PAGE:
We recently held a panel at the Minka Group showroom where we focused on facing challenging times. We heard three industry veteran perspectives on past events and keeping business solid today. Our panelists: interior designer, product designer Robin Baron, Robin Baron Design; digital marketing expert Leslie Carothers, Savour Partnership; and Michael Bauer, Director of Trade Relations for Feizy Rugs.
How did past events, such as 9/11 and the 2008 recession, impact your business?
Robin Baron: I didn’t feel the 2008 recession right away. I was in the middle of projects. I started feeling it about a year, year and a half later, and that allowed me to prepare.
Leslie Carothers: After 9/11, I stopped working as an interior designer after 16 years. If I was ever going to start my own business, that was the time. I wrote a 32-page workbook and started a sales training business. It was internet-based. In 2008, Twitter came about. Twitter allowed us to talk B-to-B and B-to-C for free. I worked hard to get designers on Twitter between 2008 and 2012. I started doing a lot of speaking. That was the shift for me then, and I’ve shifted several times since.
Michael Bauer: I didn’t get into this industry until 2000. I had been a caterer. No one wanted to have parties after 9/11. I became the “showroom boy” in In Detail (in Dallas) and I was the first person to sell home furnishings to a designer. In 2008-2010, we saw hospitality designers shift focus to residential design. Working with designers allowed me to keep my business going. When you look at high design, that doesn’t really slow.
Share some changes you made or saw in the industry that kept things going?
RB: I had a newsletter just when blogs were starting (2008). I had been doing a lot of print marketing, which was expensive, so I changed to digital at that time. I started doing blogs, twitter and other social media. I reduced my staff by half, which allowed me to reduce costs. It’s important to keep marketing. You have to find smart ways to do that.
LC: Ecommerce was becoming important during 2008-2013, and retailers were competing with ecommerce. Manufacturers were starting to work with designers during those times, so that became a focus.
What are some of the lessons you’ve learned in past crises that you can use today to protect your business?
RB: With economic stress, take a step back, take a deep breath and don’t panic. Figure out how you can be leaner and meaner. Make sure you are not only attracting what you want in business but keeping your structure set up to survive in lean times. Find the white spaces. Where in marketing can you think differently? In those early days, I became a spokesperson or brand ambassador for companies. You have to do things that make sense in your business. There are other marketing avenues today, and we have to be ahead of the curve.
MB: We take ideas from the designers and retailers we work with. We’ve also streamlined, and gone from Feizy to Feizy Rugs. We are strictly rugs now. We’re also rebuilding our website and reorganizing our marketing, growing that along with the website. Now is the time to prepare. Even when business drops off, you need to stay visible in front of your audience for when things rebound.
How do you keep your business in front of customers during leaner times?
LC: Create a business-to-consumer Facebook group. It allows you to have a free community to stay connected with potential customers during uncertain times. You can advertise through your Facebook page. Get local consumers into your community. After COVID, community was missing, and people want to be around other people. Start having conversations. How can we help you with…? It is a time commitment. To get people to engage, be real. Let people get to know you. Keep in mind that no one wants to be sold to constantly.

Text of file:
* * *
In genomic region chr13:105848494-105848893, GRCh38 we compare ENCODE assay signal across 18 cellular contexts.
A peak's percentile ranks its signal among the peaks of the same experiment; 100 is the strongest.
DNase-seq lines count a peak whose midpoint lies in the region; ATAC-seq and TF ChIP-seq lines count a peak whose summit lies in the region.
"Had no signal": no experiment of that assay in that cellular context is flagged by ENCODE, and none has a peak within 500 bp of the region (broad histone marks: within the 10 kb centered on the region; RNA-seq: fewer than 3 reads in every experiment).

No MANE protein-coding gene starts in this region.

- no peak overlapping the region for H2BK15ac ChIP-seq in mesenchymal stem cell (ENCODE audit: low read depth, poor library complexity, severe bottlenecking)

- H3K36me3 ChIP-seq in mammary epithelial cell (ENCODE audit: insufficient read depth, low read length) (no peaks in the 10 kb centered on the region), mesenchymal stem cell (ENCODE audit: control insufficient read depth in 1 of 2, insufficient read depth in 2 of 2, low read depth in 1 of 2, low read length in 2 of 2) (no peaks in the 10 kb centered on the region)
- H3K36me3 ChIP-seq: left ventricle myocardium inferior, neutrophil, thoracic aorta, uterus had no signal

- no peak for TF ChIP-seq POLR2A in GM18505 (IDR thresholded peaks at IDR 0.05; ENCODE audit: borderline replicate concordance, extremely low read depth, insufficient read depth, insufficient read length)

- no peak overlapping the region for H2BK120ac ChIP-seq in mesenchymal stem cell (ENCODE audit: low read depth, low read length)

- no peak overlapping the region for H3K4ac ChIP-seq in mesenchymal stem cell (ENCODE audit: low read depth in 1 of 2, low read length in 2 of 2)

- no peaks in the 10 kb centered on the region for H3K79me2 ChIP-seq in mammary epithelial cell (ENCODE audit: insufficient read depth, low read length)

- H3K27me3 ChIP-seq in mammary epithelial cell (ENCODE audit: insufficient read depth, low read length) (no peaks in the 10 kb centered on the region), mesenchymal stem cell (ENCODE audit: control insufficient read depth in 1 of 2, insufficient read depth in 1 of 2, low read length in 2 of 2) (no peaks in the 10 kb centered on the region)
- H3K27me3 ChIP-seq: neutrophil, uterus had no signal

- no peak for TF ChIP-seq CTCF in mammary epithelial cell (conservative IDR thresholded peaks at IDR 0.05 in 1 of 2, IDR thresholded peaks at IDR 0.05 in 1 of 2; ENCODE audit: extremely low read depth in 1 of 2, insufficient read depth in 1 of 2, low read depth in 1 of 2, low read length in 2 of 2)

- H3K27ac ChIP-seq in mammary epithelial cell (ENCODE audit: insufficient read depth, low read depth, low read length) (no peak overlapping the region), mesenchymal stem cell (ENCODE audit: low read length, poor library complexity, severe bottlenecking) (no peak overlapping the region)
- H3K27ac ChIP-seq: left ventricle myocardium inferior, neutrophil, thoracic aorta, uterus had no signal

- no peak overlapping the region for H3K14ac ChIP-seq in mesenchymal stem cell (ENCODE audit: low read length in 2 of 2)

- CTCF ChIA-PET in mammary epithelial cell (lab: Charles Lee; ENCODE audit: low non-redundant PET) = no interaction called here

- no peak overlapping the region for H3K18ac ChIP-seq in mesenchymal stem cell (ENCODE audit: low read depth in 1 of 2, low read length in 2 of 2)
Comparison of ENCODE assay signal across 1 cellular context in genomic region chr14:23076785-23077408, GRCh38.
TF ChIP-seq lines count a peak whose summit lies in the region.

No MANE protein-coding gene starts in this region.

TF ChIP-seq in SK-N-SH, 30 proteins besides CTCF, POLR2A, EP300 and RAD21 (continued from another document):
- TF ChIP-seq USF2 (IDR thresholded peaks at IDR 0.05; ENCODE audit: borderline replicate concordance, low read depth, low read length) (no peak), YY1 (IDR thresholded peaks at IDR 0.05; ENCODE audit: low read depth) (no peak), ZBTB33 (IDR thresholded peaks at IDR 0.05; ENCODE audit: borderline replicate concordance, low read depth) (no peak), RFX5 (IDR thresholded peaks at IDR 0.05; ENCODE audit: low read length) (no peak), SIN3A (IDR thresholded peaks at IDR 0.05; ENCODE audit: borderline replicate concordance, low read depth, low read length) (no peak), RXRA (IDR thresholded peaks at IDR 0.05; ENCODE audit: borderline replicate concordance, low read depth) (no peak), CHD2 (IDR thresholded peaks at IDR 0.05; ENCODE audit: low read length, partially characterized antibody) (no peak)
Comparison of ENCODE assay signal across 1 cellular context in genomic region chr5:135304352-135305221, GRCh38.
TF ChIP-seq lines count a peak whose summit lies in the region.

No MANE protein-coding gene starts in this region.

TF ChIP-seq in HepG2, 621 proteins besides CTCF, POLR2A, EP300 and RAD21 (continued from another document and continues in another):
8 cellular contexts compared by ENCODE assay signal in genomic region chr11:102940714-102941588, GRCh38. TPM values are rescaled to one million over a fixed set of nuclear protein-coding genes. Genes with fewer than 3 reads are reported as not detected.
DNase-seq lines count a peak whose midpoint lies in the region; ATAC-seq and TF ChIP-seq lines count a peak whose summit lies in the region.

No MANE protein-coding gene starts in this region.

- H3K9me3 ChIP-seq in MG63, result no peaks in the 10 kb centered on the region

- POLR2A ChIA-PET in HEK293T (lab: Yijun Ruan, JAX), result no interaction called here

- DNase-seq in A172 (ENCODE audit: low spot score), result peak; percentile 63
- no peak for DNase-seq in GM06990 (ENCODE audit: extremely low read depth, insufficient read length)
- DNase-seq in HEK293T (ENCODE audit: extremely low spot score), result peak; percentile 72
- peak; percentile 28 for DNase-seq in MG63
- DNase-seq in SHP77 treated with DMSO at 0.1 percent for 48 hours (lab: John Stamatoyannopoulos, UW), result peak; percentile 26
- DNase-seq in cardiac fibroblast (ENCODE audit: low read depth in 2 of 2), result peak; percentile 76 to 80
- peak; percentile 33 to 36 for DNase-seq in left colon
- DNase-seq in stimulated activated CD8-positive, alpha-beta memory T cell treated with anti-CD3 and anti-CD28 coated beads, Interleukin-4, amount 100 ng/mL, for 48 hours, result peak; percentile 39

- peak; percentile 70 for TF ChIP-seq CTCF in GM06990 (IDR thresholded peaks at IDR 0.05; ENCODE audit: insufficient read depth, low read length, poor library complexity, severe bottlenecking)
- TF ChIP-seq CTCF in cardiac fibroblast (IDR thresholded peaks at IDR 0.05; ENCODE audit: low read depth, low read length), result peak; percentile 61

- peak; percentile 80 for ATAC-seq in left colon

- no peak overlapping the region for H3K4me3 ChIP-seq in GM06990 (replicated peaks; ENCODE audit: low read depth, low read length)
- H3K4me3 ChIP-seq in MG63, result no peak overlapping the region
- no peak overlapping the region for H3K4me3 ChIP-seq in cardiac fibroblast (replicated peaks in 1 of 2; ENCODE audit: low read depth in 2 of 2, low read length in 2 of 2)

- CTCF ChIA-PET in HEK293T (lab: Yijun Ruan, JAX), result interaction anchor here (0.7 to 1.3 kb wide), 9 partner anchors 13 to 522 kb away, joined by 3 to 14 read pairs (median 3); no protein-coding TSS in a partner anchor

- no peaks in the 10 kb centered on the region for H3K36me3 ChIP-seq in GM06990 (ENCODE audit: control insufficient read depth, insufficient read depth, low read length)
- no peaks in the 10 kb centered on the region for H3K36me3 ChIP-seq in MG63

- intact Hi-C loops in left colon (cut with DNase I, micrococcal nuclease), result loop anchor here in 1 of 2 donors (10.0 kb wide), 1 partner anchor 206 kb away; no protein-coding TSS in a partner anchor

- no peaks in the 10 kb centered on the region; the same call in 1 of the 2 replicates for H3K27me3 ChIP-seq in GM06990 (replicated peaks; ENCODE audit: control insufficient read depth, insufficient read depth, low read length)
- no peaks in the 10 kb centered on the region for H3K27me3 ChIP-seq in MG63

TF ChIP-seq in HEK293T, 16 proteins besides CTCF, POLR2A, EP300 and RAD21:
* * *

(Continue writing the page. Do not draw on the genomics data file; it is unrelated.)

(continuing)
RB: You’re establishing yourself as a community leader. You can go from doing the community on Facebook to doing talks like this one in front of potential customers. Establish yourself as an expert.
In our current economic climate, what steps should you take to ensure your business weathers the challenges?
RB: Know your goals. Set those and then determine how you attain those goals. There are long-term and short-term goals. Focus on the long-term goals first, and then set the short-term goals toward those long-term goals. Things shift along the way, so you have to be flexible.
In these times, too, go back to doing talks for consumers and finding new ways to connect. Be out there in whatever way you are comfortable and be building those relationships and trust.
What are some unique steps you are taking now to ensure you send the right message to your customers?
MB: Communication within the company is super important, as important as communication outside of the company. How do we communicate with customers that now’s the time to move forward, not to pull back? That word goes out to the reps, and they go out to the retailers. The message is let us partner with you and collaborate to keep you moving forward.
RB: It’s not always as simple as encouraging a design client to continue. It’s important to stay front and center so when your clients are ready, they think of you. The message is that they can trust you to do right by them. They’re nervous about the economy. We can help each other. It’s about collaboration. Handwritten notes are way underrated. Write a note to your top 10 customers. Send little gifts. It’s old fashioned but it’s unusual now so it can pay off. Maintain a positive attitude.
LC: Create experiences for your customers. Offer candle-making classes or other in-person events that attract young consumers into your store. Create that community aspect.
Do what you can virtually too. Create a white-label Metaverse activation on your website where customers can join an event with avatars and shop if you have an ecommerce site. Set it up as a game. This is the next evolution of digital marketing.